Richard Manoogian, after acknowledging the Reverend Clergy, "Briefly, Dr. Evans,  in all my years I've never had to follow a speaker that affected all of us so much in our hearts. My father, Alex, believed that to inspire pride and respect among the next generation of those of Armenian heritage, they must be exposed to the best of their history and traditions. What can inspire the next generation and all generations for that matter is to read at the main entrance of New York's Metropolitan Museum of Art—the word 'Armenia!'on the facade of the recent landmark exhibition. . . . Many thousands of Armenians and non-Armenians were treated to the marvels of Armenian medieval art on beautiful display at the MET. Despite many adversities in history, the creative impulse of the Armenian people has always been active. As a consequence of the sad destiny of the Armenians, many manuscripts and artifacts have been scattered around the world, making it a daunting task to build a museum or to organize even a single exhibition. 

"That is why it was a painstaking challenge and endeavor to venture into the organization of the magnificent MET display, bringing together the resources of many museums and monasteries in Armenia, Lebanon, Jerusalem, Venice, and the United States. This beautiful exhibition entitled Armenia! was planned,  developed and executed by a learned scholar, our guest speaker today—Dr. Helen Evans—and her colleagues.

"It takes thoughtful and sensitive diplomatic skills to convince the directors of leading institutions to loan their valuable artifacts to other museums, no matter how reputable those museums may be. Then it takes the knowledge of an academic coupled with an artistic taste to give it a coherent face, an identity to the exhibition. We are very proud that the Alex & Marie Manoogian Museum participated in the exhibition at the MET by loaning three significant items from our collection. This was not the only occasion when Dr. Evans was involved in highlighting Armenian medieval art and history as a major scholar in Byzantine studies.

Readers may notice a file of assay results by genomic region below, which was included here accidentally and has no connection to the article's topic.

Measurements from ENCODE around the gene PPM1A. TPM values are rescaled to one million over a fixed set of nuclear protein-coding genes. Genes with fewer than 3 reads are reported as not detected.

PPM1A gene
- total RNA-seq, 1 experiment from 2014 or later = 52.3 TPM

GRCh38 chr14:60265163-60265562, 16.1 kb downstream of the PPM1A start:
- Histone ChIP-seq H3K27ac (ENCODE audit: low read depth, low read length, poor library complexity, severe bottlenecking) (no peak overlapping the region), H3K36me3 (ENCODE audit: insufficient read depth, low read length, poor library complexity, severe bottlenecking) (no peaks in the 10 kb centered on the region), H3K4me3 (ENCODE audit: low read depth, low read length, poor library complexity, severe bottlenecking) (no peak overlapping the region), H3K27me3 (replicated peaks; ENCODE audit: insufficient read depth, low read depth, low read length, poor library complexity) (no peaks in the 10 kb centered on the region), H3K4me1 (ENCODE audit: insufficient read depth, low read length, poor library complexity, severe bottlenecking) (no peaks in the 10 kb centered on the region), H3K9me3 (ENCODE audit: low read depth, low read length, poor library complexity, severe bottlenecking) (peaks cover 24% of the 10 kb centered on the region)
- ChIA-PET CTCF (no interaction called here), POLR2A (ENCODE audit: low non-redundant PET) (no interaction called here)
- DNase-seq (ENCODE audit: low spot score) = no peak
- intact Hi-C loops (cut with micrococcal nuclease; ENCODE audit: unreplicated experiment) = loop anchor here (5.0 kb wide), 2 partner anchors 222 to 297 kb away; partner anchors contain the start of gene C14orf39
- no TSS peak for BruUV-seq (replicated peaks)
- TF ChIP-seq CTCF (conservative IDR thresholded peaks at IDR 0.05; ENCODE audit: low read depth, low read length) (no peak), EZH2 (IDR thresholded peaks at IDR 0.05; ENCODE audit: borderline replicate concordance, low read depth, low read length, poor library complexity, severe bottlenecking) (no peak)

"To perpetuate the impact of the exhibition and to extend the message for posterity, Dr. Evans has compiled a magnificent catalog with the signature impeccability of the Metropolitan Museum.

"We are privileged that she graciously accepted our invitation to afford us this evening an opportunity to offer her our own share of gratitude for elevating and placing the Armenian cultural heritage on so visible and revered a venue as the Metropolitan Museum of Art in New York.

"On this occasion, I have the honor to present to you an Award as a memento to remind you of our Museum and the Greater Detroit Armenian community. It reads as follows:" 

A Special Honorary Award to
Dr. Helen C. Evans
Curator Extraordinaire
The Metropolitan Museum of Art, New York  

In Recognition for Her Life's Work to
Preserve - Protect - Disseminate Knowledge
about the
Heritage and Culture of the Armenian People
for the World at Large 

Presented Wednesday, June 12th, 2019
by  the
Alex and Marie Manoogian Museum
Southfield, Michigan


The presentation was greeted by a standing ovation of all present. Brazilian thanked Richard Manoogian for hosting this spectacular evening and stated "This presentation was filmed and will be available for viewing on our website— Check our website for upcoming events, activities, and articles."

Prior to blessing the food for the reception, the Very Rev. Fr. Aren Jebejian addressed Dr. Evans:

"Everything you said in your presentation was 100% true except for the fact that 'you are not Armenian'. YOU are Armenian by choice. We claim you, you are ours. When I first walked in, you came up to me and gave me a kiss on both cheeks. YOU are Armenian!"


All the guests were treated to a complimentary reception that included Armenian wine and Armenian hors d'oeuvres.